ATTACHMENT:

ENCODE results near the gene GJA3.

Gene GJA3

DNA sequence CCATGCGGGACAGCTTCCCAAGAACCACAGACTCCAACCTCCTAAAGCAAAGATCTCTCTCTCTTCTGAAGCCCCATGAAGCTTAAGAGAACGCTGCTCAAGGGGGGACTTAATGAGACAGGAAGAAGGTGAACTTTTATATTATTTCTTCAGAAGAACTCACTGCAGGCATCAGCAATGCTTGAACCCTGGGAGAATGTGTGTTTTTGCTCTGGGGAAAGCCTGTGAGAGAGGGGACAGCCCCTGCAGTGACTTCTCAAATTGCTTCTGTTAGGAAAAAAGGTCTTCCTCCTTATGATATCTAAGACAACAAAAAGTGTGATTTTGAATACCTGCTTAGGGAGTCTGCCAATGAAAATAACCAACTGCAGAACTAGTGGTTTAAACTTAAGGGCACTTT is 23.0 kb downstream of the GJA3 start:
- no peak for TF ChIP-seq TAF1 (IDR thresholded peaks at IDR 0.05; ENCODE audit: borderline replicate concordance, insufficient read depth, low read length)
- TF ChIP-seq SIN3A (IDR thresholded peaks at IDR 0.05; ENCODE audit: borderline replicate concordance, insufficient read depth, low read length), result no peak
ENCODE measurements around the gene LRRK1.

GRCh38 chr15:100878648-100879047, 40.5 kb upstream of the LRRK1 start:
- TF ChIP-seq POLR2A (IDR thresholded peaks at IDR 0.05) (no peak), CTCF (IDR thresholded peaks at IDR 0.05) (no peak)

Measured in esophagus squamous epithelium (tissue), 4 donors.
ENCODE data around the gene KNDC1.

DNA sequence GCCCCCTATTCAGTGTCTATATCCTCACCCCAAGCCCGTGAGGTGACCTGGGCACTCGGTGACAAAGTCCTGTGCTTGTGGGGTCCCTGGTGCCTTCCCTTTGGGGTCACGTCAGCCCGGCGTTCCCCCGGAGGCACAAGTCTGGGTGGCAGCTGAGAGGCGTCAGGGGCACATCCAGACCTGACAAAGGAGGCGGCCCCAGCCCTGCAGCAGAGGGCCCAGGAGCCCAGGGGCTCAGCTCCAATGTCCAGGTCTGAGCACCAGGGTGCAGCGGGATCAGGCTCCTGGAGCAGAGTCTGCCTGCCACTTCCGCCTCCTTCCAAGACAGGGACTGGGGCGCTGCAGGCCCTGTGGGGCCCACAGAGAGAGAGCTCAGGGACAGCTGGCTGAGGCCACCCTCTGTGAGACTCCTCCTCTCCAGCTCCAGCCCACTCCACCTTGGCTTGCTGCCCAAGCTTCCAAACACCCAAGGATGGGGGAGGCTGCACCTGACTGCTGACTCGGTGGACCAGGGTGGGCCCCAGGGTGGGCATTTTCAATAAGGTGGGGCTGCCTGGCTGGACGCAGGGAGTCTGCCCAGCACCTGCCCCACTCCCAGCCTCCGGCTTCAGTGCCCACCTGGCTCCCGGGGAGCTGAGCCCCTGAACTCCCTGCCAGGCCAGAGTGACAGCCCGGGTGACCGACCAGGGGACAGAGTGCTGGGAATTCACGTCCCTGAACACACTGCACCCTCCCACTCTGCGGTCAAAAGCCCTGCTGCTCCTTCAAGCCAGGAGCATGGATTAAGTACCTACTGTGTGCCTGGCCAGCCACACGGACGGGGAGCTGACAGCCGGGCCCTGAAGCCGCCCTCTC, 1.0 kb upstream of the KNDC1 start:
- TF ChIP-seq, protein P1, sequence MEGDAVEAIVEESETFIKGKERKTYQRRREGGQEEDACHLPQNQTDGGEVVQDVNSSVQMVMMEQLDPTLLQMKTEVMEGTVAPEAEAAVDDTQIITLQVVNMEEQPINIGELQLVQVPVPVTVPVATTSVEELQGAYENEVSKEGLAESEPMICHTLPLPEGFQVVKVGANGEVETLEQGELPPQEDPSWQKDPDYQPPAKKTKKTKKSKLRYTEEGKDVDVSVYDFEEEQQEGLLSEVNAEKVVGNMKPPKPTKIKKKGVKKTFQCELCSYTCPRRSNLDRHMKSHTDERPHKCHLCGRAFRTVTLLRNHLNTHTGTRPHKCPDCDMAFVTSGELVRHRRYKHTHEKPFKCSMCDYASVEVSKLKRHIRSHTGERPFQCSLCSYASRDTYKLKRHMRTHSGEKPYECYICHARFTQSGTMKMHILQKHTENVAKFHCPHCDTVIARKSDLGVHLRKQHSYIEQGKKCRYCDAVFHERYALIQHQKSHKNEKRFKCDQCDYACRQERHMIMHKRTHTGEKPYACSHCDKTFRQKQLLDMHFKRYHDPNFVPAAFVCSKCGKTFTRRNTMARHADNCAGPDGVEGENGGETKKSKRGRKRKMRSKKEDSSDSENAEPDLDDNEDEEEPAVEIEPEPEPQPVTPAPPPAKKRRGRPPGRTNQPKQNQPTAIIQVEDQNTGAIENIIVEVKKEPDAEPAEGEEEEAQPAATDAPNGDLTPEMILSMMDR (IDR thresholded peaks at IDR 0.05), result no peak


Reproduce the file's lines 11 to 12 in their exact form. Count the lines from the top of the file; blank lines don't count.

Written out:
DNA sequence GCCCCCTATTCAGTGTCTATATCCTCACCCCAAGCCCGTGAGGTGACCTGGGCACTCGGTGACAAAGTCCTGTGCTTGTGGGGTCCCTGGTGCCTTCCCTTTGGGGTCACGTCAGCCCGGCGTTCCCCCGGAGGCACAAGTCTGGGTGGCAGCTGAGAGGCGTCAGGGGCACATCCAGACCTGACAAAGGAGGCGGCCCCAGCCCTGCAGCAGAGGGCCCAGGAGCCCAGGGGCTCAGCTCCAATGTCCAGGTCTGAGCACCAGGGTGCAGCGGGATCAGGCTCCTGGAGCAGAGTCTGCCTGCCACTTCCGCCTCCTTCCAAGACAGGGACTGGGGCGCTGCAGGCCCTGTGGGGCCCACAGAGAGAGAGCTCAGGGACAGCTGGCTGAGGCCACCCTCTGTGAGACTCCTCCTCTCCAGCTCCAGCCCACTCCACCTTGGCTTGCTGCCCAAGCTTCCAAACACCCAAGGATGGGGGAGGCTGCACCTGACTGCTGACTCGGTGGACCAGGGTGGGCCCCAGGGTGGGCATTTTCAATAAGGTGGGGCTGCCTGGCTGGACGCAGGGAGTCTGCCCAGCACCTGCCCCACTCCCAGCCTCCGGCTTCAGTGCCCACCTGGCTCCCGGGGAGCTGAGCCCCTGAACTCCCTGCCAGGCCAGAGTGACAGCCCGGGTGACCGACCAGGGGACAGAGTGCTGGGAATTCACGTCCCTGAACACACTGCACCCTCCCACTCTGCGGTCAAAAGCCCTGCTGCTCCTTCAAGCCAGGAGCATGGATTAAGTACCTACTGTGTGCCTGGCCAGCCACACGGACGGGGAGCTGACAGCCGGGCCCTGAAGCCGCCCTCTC, 1.0 kb upstream of the KNDC1 start:
- TF ChIP-seq, protein P1, sequence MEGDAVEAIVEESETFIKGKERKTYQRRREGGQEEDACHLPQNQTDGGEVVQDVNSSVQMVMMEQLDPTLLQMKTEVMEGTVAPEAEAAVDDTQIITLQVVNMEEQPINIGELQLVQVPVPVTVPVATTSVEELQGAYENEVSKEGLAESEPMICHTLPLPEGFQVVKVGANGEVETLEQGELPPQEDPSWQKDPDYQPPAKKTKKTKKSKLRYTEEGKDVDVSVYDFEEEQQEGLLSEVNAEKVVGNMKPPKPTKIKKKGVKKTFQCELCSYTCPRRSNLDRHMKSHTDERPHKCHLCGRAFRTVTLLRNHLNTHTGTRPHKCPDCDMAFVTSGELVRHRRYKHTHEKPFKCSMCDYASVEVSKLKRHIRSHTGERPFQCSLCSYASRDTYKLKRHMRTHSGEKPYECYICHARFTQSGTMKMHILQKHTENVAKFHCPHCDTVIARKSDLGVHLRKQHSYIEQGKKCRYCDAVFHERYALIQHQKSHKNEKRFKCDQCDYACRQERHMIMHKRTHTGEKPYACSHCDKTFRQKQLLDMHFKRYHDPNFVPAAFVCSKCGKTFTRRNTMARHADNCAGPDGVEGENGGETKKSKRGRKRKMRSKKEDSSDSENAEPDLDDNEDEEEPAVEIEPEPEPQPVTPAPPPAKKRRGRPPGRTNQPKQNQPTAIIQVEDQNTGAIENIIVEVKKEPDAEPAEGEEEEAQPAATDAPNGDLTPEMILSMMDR (IDR thresholded peaks at IDR 0.05), result no peak